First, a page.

- The Washington Times - Wednesday, April 18, 2007

A deputy to Paul Wolfowitz told the World Bank president yesterday to resign in the interests of the institution during a meeting of the bank’s management, sources who participated in the meeting said.

The sources told Reuters that World Bank Managing Director Graeme Wheeler, a bank veteran who was appointed by Mr. Wolfowitz as one of his two deputies a year ago, raised the issue at a meeting of the bank’s vice presidents.

Asked to comment, World Bank spokesman Marwan Muasher said: “I feel it is inappropriate to comment on private meetings.”

Mr. Wheeler could not be reached for comment.

Meanwhile, the Pentagon said yesterday it is reviewing a 2003 contract that went to a World Bank employee and companion to Mr. Wolfowitz, then the No. 2 official at the Defense Department.

Spokesman Bryan Whitman said the department is “having to go back and look at the paper trail” because some people who were with the department at the time have left. He stopped short of calling it an investigation.

Mr. Whitman’s comments come after Science Applications International Corp., a large defense contractor, said it was directed to hire Shaha Riza, who at the time worked as a communications adviser in the bank’s Middle East Department.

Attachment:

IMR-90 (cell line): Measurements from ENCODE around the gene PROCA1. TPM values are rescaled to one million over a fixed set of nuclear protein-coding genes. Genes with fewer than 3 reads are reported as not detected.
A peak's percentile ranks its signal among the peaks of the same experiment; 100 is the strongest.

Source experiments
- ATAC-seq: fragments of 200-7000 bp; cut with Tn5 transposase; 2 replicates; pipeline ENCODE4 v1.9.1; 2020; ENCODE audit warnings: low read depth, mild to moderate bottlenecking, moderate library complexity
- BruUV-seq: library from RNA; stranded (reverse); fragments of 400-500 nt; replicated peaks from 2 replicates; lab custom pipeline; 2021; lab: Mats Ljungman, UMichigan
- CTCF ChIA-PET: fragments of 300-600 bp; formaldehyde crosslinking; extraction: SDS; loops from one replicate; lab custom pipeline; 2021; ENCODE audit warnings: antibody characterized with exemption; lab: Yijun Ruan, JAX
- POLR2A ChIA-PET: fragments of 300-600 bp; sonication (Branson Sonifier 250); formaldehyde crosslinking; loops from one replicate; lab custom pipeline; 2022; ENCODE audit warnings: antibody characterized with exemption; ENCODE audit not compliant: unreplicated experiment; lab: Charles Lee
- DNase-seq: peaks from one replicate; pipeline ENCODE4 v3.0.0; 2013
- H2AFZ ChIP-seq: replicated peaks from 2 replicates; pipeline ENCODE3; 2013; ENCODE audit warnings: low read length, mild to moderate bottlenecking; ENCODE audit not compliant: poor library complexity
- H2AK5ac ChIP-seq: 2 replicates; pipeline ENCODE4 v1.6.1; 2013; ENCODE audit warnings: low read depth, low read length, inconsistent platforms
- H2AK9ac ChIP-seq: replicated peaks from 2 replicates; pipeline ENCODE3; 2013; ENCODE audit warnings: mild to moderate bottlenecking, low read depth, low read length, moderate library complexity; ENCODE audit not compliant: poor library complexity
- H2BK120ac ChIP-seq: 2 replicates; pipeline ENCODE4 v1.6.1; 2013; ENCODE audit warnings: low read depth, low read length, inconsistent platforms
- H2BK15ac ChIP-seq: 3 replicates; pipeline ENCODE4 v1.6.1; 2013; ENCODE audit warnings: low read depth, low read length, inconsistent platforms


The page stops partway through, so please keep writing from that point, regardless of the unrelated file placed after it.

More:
Mr. Wolfowitz is fighting to keep his World Bank job after disclosing that he was directly involved in arranging a promotion and raises for Ms. Riza after he came to the development agency.

Under the Pentagon contract, which ran from April 25 to May 31, 2003, Ms. Riza spent a month studying ways to help set up a new government in Iraq. Ms. Riza was paid expenses but no salary while in Iraq, an SAIC spokesman said Tuesday.

At the time of the contract, Mr. Wolfowitz was deputy defense secretary and played a key role in mapping out the Iraq war.

He left the Pentagon in 2005 to become president of the World Bank. Mr. Wolfowitz had a direct hand in transferring Ms. Riza to a high-paying job at the State Department in 2005, shortly after he took the helm, according to documents released last week.

The flap has provoked cries of favoritism and outrage from many World Bank employees, who want Mr. Wolfowitz to resign. Democratic presidential hopeful John Edwards, Sen. John Kerry, Massachusetts Democrat, and various aid groups are among those calling for Mr. Wolfowitz to step down. Critics say he has tarnished the bank’s reputation.

However, the United States the bank’s largest shareholder offered fresh support for the embattled chief yesterday.

“The president has full confidence in President Wolfowitz,” said White House spokesman Tony Fratto. “We’d like to see him remain.”

Asked if the bank’s image is hurt by the Wolfowitz controversy, Mr. Fratto responded: “It’s not what we believe.”

Ms. Riza remains on the World Bank’s payroll though she left the State Department job in 2006 and now works for Foundation for the Future, an international organization that gets some money from the department.

The World Bank’s board is looking into the matter and will decide what, if any, action should be taken. The board has a regularly scheduled meeting today, where the Wolfowitz issue could be discussed in a closed-door session.

“There is a process under way. We have confidence that that process will reach the appropriate decision,” said John Lipsky, first deputy managing director at the International Monetary Fund.


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